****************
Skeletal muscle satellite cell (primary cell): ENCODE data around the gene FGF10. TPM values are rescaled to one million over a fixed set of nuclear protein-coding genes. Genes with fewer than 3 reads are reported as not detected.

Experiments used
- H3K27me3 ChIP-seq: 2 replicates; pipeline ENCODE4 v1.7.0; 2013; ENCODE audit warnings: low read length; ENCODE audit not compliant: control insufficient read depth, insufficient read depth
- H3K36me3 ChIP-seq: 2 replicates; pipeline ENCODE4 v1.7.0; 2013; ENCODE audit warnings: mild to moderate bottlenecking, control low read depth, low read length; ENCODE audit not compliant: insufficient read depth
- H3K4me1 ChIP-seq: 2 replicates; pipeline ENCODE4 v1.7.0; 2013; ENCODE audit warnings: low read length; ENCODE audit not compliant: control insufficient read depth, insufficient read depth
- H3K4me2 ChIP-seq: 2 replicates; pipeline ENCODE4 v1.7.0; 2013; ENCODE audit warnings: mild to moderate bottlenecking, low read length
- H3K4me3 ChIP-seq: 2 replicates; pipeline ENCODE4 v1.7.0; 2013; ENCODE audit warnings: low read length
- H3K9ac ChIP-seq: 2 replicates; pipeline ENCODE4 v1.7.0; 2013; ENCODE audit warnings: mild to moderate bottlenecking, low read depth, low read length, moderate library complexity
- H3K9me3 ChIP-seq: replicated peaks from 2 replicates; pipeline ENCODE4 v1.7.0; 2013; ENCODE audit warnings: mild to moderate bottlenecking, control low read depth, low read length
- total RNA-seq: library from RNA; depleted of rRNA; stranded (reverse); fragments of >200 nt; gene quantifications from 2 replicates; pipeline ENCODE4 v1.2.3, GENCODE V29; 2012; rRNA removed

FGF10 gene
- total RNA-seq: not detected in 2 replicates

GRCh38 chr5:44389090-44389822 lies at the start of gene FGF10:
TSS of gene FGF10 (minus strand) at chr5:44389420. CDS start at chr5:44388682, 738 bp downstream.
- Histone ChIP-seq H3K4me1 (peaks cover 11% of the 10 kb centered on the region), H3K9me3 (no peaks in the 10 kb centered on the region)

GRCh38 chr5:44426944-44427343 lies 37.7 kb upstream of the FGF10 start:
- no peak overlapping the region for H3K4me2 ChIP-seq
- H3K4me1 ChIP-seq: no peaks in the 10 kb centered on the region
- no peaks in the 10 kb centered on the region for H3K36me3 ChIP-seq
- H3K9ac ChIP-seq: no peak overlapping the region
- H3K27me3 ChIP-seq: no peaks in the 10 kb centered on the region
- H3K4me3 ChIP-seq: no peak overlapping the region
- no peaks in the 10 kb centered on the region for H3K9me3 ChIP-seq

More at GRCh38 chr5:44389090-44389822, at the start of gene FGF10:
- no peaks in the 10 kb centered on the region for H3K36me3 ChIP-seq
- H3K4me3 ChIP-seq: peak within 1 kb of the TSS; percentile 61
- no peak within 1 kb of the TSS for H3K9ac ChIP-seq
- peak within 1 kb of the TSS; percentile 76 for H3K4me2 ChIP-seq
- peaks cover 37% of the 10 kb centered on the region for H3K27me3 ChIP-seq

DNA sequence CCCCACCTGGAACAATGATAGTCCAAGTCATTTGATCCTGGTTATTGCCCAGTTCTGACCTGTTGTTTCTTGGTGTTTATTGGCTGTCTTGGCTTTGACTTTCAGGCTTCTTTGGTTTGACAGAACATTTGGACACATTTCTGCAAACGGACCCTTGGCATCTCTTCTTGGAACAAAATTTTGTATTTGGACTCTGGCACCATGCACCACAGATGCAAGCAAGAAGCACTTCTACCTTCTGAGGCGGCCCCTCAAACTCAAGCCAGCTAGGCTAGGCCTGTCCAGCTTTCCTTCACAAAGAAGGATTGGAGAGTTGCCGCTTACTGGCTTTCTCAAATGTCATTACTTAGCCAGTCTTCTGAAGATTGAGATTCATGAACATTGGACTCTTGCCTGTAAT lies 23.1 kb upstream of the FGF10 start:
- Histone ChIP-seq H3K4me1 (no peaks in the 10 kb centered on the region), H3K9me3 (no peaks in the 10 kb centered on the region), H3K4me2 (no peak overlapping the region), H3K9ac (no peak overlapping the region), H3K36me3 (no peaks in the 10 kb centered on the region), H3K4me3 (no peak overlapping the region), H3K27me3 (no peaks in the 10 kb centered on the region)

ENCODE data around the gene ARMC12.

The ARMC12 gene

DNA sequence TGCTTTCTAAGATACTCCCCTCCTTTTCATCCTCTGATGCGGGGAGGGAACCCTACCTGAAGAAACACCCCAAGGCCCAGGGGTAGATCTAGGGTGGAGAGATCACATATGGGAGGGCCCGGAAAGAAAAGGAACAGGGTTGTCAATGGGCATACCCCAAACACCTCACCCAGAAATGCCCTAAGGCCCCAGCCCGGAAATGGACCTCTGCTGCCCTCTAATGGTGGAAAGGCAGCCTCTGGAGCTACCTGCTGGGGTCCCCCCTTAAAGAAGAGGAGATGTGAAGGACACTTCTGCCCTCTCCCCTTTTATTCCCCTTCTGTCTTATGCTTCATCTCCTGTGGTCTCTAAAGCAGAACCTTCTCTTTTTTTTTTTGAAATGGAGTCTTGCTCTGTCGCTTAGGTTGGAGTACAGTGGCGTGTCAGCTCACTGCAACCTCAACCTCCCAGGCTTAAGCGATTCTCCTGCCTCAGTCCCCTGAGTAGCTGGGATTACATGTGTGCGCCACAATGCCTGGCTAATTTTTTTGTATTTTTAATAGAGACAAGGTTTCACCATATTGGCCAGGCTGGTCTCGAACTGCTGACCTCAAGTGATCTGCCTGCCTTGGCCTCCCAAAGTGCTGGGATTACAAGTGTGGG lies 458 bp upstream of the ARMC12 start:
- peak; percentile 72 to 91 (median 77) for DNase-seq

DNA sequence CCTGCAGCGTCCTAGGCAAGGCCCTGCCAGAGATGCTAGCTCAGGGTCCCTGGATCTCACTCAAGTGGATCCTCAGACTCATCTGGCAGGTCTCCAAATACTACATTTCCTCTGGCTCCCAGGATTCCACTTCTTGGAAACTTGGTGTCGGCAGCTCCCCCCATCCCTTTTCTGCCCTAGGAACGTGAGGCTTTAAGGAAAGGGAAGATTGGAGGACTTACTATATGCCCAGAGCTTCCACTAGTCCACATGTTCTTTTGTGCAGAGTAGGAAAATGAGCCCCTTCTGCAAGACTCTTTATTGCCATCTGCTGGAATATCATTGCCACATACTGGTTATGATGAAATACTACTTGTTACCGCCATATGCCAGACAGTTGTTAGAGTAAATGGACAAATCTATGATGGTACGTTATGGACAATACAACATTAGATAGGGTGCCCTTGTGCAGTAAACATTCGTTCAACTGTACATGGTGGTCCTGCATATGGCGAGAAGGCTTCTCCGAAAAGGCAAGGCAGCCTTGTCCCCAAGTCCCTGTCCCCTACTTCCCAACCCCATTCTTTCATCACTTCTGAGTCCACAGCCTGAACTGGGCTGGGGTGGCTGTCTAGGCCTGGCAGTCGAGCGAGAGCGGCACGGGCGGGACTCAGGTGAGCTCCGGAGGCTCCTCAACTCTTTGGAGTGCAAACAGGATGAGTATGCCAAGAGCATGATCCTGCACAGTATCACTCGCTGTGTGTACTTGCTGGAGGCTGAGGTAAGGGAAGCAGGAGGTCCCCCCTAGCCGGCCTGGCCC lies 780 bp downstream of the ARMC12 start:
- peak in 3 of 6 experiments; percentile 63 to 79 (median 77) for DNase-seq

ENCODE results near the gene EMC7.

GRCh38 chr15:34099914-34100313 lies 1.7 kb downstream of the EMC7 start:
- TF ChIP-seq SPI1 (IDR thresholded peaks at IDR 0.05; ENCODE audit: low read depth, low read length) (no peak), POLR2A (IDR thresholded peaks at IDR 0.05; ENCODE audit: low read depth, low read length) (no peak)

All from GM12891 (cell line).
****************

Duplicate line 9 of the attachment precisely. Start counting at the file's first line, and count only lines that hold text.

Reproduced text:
- H3K9me3 ChIP-seq: replicated peaks from 2 replicates; pipeline ENCODE4 v1.7.0; 2013; ENCODE audit warnings: mild to moderate bottlenecking, control low read depth, low read length